The exhibition In Full Bloom opens today in the Mauritshuis in The Hague. The museum is celebrating its 200th anniversary this year. For the start of this celebration, they have chosen a very festive subject, namely flowers.
17th century paintings
In the 17th century a completely new genre of painting emerged in the Netherlands. It was the time when flowers from all over the world reached the Netherlands and they were intensively studied. Accurately capturing these flowers resulted in beautiful books full of tulip images and huge paintings with impossible bouquets. Impossible because these paintings depict floral arrangements with flowers from different seasons. With daffodils next to peonies, peonies with unusually long stems, bouquets so heavy that the vase could not hold them, and bouquets of flowers that together cost several annual salaries. However, they do give a beautiful botanical representation of the flowers that were painted very accurately.
Another special feature was that these paintings were also painted by women. In the 17th century it was very common in the Netherlands that as a married woman you took care of your family and did not have a paid job. Painting was generally also an exclusively male profession. Fortunately, there were also women who thought differently and shared their beautiful painting with the world. In the end it was also an added value, flower still life painted by women such as Rachel Ruysch, Maria van Oosterwijck and Michelina Wautier were paid dearly.
The exhibition starts with several early flower paintings from the 16th century. Then the botanical revolution is described with beautiful drawings of the plant books that were written at the time. The development of the flower still life, as a typical Dutch genre, is described based on both male and female painters. Botanical artists are also discussed, creating a beautiful exhibition with an abundance of flowers.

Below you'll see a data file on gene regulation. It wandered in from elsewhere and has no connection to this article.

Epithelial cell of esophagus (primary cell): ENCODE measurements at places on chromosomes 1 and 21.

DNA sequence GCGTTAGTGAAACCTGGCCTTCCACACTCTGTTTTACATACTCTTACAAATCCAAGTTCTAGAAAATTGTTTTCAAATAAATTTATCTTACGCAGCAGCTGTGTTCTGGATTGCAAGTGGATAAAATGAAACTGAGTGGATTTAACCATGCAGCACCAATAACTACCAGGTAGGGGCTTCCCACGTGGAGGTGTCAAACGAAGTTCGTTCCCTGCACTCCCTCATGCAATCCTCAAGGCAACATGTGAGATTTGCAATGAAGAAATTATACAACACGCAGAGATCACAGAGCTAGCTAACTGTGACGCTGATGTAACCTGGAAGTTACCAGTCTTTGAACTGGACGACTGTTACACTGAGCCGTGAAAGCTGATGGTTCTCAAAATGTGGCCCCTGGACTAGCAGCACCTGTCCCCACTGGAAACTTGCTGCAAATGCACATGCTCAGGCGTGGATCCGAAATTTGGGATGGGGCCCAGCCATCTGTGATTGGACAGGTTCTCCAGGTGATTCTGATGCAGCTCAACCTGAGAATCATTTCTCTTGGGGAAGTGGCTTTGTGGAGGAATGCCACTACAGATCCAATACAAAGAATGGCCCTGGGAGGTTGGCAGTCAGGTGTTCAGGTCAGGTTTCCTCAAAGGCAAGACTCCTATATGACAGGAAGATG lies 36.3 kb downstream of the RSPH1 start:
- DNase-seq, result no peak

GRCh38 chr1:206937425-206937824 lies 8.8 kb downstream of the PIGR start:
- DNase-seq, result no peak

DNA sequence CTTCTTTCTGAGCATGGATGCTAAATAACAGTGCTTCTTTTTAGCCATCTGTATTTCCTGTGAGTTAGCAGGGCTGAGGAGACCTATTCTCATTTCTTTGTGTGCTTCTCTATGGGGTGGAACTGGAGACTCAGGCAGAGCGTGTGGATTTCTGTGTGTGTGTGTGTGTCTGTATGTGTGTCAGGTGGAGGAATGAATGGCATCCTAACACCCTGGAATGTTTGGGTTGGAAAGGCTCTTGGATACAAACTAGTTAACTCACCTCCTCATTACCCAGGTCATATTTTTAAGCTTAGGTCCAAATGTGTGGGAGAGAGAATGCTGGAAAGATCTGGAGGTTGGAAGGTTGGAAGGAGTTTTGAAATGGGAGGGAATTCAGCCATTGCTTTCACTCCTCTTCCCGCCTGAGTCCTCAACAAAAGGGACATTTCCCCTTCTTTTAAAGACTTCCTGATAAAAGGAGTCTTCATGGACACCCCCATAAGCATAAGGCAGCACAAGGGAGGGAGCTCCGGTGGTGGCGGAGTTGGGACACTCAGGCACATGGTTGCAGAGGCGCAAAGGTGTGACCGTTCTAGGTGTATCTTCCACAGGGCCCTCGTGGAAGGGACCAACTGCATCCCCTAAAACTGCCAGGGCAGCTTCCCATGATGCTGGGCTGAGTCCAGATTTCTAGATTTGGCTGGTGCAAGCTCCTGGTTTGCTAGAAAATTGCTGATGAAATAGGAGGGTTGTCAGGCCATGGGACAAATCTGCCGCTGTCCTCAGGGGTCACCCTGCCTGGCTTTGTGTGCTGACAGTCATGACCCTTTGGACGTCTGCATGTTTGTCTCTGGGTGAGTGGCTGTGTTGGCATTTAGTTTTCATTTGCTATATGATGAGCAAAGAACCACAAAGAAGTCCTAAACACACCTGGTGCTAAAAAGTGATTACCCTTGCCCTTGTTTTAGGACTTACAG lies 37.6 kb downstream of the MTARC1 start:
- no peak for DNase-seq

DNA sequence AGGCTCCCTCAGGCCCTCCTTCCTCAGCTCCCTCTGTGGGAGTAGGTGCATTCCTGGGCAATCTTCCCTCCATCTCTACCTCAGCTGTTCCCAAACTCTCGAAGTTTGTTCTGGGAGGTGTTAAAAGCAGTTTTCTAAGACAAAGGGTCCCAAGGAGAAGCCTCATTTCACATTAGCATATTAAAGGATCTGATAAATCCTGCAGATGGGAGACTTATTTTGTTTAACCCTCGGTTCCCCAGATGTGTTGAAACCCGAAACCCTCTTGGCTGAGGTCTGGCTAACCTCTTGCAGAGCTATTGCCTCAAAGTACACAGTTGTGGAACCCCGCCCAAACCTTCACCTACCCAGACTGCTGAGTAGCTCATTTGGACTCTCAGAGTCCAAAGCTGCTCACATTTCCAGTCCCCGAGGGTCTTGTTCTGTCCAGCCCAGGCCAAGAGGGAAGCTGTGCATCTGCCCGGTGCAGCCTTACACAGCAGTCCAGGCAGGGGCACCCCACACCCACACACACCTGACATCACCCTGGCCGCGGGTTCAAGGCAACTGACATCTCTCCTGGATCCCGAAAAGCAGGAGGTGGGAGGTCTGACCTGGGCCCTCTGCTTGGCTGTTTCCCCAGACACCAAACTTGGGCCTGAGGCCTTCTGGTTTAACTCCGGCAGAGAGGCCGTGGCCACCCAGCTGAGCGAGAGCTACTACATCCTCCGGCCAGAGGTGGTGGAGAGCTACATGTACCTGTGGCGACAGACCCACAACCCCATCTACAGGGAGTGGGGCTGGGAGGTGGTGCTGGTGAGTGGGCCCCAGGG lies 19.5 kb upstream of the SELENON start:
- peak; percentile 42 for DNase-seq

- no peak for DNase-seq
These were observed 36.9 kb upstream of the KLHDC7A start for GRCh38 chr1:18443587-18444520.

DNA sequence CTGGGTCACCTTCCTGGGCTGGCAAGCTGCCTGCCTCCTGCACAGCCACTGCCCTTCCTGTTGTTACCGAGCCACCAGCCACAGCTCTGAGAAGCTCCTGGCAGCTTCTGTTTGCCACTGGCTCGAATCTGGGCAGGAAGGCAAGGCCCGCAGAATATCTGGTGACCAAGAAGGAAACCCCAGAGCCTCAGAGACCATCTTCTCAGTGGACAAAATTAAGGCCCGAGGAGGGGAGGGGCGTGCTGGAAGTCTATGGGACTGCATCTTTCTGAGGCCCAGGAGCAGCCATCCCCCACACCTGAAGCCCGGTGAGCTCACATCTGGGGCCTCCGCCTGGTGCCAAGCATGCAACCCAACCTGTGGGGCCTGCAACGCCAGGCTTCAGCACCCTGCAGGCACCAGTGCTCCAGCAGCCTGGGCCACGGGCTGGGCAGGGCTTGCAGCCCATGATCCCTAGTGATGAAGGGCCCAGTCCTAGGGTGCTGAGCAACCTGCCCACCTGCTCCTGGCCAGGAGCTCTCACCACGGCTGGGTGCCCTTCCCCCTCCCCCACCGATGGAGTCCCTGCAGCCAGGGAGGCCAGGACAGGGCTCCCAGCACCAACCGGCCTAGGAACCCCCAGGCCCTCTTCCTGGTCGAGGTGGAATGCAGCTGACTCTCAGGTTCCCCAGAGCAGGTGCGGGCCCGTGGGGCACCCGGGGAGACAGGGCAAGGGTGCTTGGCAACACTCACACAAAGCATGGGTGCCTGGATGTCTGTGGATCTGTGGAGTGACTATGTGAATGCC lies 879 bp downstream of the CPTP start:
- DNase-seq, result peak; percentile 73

Pay particular attention to the beautiful, purple-colored wall. A laminate was made for the walls in which Rembrandt tulips were incorporated. After the exhibition, these walls will also be sustainably processed into furniture.
The Mauritshuis museum is also beautifully decorated on the outside with a waterfall of flowers that will be expanded in the coming weeks and the flower boxes on the forecourt provide a mini Keukenhof experience.
After seeing the exhibition In Full Bloom you can also view the other masterpieces in the collection. Think of eleven paintings by Rembrandt, but also the Gold Finch by Fabritius and the View of Delft and the Girl with a pearl earring by Johannes Vermeer, all in the Mauritshuis museum.
Attention for people with a floral first name such as Leila, Rose, Zahra, Madelief, Senna! From 14 to 20 March 2022, anyone with a flower first name can enter the Mauritshuis Museum for free. (Please reserve a time slot).
The exhibition can be seen until 6 June 2022 and is an absolute must for flower lovers. Tickets are available here.
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